Robert Plot starts his chapter ‘Of Men and Women by noting that the methods used to describe species of plants and animals cannot be used in his description of men and women. God created male and female in his own image “little lower than angels, no new ‘species of men’ will be produced. What remains for Plot to be determined are ‘accidents’, which he classifies as unusual, yet has observed enough reported detail to arrive at three differing events in the life cycle into which they may be ordered.
at or before their birth
in their course of life
in their death or Grave
Narrative frame in which the natural history of man and women can unfold.
First example given occurs before ‘the birth of man’ with the Vagitus uterinus or the crying of the child in the mothers womb. Plot discusses a number of authorities on the subject.
He satisfies himself from the frequency of report that it is a matter of fact. He notes a dispute among physicians relating the subject to medical perspectives on respiration and wither the scream is a matter of necessity. Its a debate he does not want to stray into “let the Physicians dispute.”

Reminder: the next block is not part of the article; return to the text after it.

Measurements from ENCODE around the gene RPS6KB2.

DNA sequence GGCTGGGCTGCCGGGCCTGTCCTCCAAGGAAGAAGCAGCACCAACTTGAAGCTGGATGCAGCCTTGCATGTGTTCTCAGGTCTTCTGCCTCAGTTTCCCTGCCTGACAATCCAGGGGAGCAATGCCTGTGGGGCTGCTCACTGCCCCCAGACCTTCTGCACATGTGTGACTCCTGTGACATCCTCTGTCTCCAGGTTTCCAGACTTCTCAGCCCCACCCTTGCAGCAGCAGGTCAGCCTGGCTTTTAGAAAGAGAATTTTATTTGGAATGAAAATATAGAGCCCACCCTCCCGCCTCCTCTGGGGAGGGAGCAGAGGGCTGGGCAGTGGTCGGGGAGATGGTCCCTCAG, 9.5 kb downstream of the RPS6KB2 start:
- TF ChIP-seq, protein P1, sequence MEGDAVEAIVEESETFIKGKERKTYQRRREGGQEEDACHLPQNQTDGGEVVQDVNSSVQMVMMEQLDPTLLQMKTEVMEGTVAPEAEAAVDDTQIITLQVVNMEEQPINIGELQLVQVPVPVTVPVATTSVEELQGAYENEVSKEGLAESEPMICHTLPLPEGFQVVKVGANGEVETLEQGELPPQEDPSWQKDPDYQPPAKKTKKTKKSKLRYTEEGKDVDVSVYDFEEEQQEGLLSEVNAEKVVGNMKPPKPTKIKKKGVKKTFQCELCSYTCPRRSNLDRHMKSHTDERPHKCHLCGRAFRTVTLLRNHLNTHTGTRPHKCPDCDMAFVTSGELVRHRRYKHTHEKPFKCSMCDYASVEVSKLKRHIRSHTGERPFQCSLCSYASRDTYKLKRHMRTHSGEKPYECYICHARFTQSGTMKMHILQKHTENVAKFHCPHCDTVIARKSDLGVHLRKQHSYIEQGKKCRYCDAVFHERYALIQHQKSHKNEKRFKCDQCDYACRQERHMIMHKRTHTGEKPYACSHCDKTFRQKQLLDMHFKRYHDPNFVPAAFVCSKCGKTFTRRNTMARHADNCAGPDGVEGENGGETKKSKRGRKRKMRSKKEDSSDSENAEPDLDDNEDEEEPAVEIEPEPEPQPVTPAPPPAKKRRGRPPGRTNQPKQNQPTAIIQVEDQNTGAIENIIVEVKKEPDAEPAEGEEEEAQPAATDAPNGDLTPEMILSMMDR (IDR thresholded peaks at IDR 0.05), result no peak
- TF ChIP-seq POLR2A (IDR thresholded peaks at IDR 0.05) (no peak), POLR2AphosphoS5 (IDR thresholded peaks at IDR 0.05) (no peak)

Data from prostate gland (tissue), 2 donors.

Plot then seems to want to resolve what may be described as a vulgar error. That the cry is an act of prophecy signalling calamity. Plot notes reassuringly, that the ruin of kingdoms as the divines teach is related to the wickedness of people, living in contempt of God and his laws. Vagitus, therefore in an ideal state is nothing but a sign of happiness to the infant the mother and the state.
It’s an ‘index’ of its strength and perfection. It provides the mother with certainty that her child is living and healthy. The state is about to be blessed with an able subject. Any tragedy that may occur in pregnancy after this point is a matter of accident rather than design (plot here seems to be attempting to dispel the idea that a prodigy, portent of god or monstrous birth is an inevitable outcome).
Plots next subject brings further detail on aspects surrounding birth in the course of a mans life, detailing the secrets of sympathy and its relationship with birth.
Robert Plot, The Natural History of Oxfordshire, Being An Essay Towards A Natural History of England, 1705